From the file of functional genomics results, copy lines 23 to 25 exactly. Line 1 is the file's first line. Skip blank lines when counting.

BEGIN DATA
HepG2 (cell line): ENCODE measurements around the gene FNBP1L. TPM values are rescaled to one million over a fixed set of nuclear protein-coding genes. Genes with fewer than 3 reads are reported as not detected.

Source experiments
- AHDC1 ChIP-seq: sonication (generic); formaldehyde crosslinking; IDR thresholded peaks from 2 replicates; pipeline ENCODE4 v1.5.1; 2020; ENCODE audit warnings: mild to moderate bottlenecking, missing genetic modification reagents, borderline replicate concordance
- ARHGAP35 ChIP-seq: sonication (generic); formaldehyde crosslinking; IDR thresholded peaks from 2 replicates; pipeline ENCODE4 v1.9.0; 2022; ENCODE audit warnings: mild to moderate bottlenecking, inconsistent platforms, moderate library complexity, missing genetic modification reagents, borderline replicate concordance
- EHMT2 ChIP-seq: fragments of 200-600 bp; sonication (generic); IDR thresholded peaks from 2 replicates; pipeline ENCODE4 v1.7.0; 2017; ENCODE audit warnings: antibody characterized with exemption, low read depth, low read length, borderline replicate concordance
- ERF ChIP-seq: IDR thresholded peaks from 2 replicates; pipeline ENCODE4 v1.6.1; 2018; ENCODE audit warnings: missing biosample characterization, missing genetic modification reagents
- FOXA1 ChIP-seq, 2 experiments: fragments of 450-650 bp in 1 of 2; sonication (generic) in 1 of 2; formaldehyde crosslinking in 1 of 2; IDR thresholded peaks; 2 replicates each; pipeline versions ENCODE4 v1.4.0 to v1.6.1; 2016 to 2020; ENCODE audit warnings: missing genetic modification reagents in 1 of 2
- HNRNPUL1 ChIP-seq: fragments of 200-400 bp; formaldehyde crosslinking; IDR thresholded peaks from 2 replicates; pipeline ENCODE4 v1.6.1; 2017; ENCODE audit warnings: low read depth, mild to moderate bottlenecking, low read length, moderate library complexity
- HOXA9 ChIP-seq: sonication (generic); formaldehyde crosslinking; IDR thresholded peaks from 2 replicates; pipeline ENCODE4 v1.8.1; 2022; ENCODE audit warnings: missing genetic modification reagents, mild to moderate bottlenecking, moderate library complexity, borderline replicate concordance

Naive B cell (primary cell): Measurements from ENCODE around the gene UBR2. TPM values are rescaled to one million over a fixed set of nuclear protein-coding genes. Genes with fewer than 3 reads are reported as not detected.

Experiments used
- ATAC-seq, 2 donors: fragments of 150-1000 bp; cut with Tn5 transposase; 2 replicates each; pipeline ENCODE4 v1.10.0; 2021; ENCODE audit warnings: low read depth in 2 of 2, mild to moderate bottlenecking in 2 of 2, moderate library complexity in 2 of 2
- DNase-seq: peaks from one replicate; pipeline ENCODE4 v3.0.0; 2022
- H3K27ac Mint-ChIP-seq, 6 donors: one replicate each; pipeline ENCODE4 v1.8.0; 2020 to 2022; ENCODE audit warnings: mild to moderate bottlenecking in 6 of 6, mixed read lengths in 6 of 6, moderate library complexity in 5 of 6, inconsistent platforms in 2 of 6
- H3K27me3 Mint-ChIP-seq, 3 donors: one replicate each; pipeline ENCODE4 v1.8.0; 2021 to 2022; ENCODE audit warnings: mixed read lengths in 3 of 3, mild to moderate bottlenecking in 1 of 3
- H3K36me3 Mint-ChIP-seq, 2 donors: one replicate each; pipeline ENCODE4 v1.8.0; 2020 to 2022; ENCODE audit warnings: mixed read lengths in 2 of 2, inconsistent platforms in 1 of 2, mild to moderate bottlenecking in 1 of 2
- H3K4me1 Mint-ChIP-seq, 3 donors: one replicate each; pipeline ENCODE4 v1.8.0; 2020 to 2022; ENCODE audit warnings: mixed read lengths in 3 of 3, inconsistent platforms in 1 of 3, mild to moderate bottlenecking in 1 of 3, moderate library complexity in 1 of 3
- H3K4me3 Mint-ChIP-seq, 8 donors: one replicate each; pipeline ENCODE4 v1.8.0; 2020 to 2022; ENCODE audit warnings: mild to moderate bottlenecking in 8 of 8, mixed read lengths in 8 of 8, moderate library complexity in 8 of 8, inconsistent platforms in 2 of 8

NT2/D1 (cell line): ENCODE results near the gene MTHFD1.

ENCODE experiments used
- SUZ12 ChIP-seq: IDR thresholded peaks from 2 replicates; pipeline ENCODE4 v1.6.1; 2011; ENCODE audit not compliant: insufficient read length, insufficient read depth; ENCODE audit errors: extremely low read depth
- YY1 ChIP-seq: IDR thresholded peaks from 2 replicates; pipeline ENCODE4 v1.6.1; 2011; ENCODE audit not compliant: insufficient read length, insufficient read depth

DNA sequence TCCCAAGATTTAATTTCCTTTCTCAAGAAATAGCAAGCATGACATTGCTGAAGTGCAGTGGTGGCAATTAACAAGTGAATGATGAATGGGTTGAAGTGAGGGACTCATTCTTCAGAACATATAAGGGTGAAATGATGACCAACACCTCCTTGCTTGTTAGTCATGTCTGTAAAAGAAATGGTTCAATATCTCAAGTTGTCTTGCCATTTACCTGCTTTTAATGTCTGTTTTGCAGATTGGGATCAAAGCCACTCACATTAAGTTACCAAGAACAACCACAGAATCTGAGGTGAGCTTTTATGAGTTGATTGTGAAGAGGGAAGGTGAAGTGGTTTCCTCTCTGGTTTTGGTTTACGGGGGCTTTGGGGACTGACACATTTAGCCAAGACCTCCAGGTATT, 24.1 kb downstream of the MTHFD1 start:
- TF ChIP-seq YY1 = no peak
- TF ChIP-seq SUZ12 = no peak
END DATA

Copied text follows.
DNA sequence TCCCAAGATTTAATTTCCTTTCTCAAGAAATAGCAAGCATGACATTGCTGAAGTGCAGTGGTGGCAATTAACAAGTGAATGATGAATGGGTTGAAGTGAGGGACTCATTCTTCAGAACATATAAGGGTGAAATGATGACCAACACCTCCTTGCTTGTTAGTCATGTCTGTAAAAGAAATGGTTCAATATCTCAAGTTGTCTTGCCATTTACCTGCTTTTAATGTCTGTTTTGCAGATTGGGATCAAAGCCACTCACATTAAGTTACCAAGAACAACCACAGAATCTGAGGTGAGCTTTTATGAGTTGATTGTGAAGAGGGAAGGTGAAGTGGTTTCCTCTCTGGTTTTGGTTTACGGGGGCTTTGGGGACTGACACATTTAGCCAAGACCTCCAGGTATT, 24.1 kb downstream of the MTHFD1 start:
- TF ChIP-seq YY1 = no peak
- TF ChIP-seq SUZ12 = no peak